VO2max test #2

I’ve agreed to be a participant in another AUT research project. Same deal as last time: get a free V02max test and perform several trials. This time they’re looking at the effect of drink temperature while cycling in hot and humid conditions.

I have just completed the first stage: the V02max test. I’m pleased to know that I am apparently fitter since my last V02max test. This time I got 61 ml/kg/min (compared to 57 ml/kg/min back in September 2012). The test protocol consisted of 5 minutes at 100W, followed by 25W increments every minute until exhaustion. I conked out just as the 425W stage ended.

While I’m chuffed that my V02max test result has improved I’m under no illusions that this metric is the be all and end all of describing fitness. It’s just one of several factors. Purely out of curiosity and completeness, here’s a table on the net showing the different fitness for males of various age groups.


Mind you, I’m not surprised that my V02max has improved since last time. A few things have happened since then: I’ve ran the Auckland Marathon, biked the Lake Taupo Challenge Enduro, swam the Taupo 5k Epic, but above all else, completed an Ironman!

VO2max test

A few weeks back I agreed to be a guinea pig in a research project at AUT. The aim of the research is to evaluate the performance impact on ‘highly trained triathletes/cyclists’ when chewing gum that contained a variety of legal substances (carbohydrates, caffeine, a combination, and for validation, a placebo). Part of the test involved finding out my aerobic capacity through a VO2max test on an instrumented exercycle. It was also to see whether I qualify for the study (I needed to get a V02max at least 55 ml/kg/min).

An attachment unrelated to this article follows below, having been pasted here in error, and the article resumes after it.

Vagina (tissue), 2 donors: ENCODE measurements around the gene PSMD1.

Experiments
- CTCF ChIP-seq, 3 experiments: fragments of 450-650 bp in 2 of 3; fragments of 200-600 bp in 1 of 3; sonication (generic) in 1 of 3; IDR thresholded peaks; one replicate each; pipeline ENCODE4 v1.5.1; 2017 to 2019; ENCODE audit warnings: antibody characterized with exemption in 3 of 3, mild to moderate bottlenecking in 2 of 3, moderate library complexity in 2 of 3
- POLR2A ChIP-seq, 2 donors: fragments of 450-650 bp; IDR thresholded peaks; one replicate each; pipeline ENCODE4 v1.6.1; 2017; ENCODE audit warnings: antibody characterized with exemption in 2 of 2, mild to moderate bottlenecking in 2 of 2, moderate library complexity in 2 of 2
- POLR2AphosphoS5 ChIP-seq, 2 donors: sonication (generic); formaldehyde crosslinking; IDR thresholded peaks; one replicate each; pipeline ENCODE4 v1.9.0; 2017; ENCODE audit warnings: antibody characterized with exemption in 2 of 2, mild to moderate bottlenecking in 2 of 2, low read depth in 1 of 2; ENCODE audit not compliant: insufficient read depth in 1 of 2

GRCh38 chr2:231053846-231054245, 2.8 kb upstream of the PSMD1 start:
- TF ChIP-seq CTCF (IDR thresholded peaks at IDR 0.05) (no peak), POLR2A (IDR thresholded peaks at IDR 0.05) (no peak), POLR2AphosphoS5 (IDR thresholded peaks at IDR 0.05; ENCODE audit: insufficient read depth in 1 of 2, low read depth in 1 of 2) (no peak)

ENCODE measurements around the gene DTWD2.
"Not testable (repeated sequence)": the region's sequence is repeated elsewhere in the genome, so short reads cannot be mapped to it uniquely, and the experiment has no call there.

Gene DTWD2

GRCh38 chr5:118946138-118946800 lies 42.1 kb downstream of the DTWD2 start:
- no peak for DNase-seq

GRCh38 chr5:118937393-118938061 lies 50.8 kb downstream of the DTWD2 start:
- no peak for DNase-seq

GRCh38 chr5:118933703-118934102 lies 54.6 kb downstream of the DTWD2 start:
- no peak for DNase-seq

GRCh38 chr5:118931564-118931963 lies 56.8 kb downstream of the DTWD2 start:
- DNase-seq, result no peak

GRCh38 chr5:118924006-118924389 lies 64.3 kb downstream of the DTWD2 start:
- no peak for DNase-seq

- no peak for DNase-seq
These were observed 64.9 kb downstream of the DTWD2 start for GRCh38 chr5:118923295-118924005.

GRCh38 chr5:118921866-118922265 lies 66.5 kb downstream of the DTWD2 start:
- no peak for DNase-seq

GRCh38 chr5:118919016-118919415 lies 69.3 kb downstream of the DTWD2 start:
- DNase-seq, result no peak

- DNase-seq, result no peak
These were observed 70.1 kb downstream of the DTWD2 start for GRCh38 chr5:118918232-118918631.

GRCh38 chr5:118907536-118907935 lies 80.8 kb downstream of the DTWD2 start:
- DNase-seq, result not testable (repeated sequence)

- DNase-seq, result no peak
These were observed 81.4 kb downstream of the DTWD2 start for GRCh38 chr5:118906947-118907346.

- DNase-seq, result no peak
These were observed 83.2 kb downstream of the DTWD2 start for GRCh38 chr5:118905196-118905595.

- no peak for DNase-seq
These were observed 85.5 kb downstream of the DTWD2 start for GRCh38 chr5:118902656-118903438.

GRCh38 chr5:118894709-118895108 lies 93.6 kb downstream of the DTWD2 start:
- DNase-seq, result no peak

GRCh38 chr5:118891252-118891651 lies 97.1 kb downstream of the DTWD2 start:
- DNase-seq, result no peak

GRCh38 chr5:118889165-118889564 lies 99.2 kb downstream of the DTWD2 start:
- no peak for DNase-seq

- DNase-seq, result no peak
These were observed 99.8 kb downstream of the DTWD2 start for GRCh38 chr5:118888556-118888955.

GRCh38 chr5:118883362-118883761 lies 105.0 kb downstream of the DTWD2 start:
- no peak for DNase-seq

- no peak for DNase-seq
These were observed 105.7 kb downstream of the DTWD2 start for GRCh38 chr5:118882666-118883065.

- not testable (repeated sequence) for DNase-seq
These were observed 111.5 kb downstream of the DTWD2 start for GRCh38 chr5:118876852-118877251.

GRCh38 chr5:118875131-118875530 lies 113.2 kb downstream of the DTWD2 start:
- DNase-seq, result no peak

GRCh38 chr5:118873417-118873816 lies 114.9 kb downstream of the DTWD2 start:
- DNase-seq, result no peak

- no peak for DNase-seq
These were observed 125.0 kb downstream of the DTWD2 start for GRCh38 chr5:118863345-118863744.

Since I had not done a VO2max test before, I didn’t know what to expect. Basically it involved jumping on a fancy exercycle and cycling with my nose plugged and breathing through a tube. I’d just like to point out that exercising in this arrangement is not overly comfortable. It also took a little while to get used to using the restrictive breathing apparatus.

The test started off a light resistance setting of 100W. If you dropped your cadence the bike increased the resistance; if you over pedal the bike made it easier. This way you are always inputting prescribed power level. After 5 minutes of that, the next stage, which started immediately, involved maintaining an additional 50W. And so on for the subsequent stages.

I can’t remember what stage I conked out on, but the results from the test were as follows:

  • V02max: 4.63 L/min (which is 57.38 ml/kg/min when you factor in my weight of 80.68kg).
  • VT1 threshold: 200W, 64% of V02max, 147 bpm, 80% HR max.
  • VT2 threshold: 300W, 83% of V02max, 165 bpm, 90% HR max.

In summary, I made the cut! I have a large aerobic capacity and a fairly high relative V02max. It also provided me with suggestions for areas of improvement. My aerobic thresholds are good for a trained athlete but require improvement. For instance, a highly trained athlete would have 70-75% and 85-90% for the VT1 and VT2 thresholds respectively. And just to put things in perspective, an elite level athlete would have VT1 and VT2 thresholds in the order of 75-80% and 90-93% respectively.

I also got some recommendations as to how I could raise my VT1 and VT2 thresholds through smarter training. I need to do an easier cycle pace on my long bike rides and runs so that my heart rate is below 145 bpm. Meanwhile to improve the VT2 threshold I was advised to integrate in some harder training workouts (tempo, hill repetitions, interval trainings etc) where my heart rate was above 165 bpm. I guess I better suss out a heart rate monitor and get technical!